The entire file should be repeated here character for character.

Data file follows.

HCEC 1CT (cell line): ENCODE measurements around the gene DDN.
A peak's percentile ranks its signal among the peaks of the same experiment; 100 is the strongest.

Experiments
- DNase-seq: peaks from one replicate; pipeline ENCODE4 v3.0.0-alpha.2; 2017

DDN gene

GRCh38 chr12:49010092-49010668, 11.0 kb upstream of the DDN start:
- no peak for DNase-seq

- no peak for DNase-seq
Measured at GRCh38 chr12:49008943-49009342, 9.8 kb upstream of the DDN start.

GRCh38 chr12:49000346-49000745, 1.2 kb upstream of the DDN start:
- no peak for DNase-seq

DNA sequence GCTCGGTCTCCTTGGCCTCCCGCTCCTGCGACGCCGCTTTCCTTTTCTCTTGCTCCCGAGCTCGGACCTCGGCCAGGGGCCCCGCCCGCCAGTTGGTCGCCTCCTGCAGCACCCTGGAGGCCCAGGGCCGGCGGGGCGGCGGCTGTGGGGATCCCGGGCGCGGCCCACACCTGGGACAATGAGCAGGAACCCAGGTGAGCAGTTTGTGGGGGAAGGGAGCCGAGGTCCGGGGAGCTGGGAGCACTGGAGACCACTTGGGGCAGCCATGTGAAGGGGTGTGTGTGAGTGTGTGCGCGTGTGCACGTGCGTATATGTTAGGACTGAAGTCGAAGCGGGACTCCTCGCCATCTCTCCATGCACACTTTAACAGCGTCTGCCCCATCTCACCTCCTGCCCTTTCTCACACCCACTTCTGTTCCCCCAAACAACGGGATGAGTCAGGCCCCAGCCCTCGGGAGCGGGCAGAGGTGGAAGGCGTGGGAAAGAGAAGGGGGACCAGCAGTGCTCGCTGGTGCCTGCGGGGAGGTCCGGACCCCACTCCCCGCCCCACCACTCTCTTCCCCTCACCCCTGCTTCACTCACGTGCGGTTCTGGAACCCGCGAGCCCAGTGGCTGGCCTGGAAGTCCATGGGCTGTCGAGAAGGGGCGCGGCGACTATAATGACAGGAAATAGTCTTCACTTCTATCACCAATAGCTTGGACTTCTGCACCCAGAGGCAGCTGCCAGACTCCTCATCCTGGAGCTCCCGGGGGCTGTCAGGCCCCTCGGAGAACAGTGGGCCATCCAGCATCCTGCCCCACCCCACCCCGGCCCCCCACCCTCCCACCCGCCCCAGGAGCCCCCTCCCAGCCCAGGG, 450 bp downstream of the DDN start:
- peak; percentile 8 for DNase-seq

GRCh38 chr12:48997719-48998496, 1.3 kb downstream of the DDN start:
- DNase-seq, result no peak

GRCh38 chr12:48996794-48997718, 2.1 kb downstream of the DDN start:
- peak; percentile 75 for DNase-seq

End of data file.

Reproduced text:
HCEC 1CT (cell line): ENCODE measurements around the gene DDN.
A peak's percentile ranks its signal among the peaks of the same experiment; 100 is the strongest.

Experiments
- DNase-seq: peaks from one replicate; pipeline ENCODE4 v3.0.0-alpha.2; 2017

DDN gene

GRCh38 chr12:49010092-49010668, 11.0 kb upstream of the DDN start:
- no peak for DNase-seq

- no peak for DNase-seq
Measured at GRCh38 chr12:49008943-49009342, 9.8 kb upstream of the DDN start.

GRCh38 chr12:49000346-49000745, 1.2 kb upstream of the DDN start:
- no peak for DNase-seq

DNA sequence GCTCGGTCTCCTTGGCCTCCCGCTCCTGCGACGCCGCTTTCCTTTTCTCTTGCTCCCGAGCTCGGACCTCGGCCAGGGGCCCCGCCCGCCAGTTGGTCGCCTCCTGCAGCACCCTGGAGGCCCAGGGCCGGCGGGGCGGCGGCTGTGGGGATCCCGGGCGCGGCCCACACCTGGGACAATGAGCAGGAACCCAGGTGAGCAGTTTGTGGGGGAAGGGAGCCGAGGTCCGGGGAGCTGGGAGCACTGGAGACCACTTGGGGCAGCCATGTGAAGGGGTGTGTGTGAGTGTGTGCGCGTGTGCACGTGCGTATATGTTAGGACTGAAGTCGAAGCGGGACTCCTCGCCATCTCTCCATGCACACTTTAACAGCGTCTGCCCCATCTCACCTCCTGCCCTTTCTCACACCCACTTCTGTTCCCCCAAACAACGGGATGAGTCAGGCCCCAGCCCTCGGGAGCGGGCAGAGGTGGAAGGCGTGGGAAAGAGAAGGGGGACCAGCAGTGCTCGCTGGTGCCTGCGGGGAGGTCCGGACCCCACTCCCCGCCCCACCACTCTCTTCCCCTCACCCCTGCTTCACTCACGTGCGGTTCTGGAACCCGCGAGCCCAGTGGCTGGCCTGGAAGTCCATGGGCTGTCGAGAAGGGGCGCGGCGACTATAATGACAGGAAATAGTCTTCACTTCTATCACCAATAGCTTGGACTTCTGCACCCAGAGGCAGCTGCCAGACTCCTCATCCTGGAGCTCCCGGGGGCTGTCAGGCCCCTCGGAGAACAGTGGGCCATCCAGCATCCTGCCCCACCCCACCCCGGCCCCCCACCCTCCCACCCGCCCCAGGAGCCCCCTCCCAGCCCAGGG, 450 bp downstream of the DDN start:
- peak; percentile 8 for DNase-seq

GRCh38 chr12:48997719-48998496, 1.3 kb downstream of the DDN start:
- DNase-seq, result no peak

GRCh38 chr12:48996794-48997718, 2.1 kb downstream of the DDN start:
- peak; percentile 75 for DNase-seq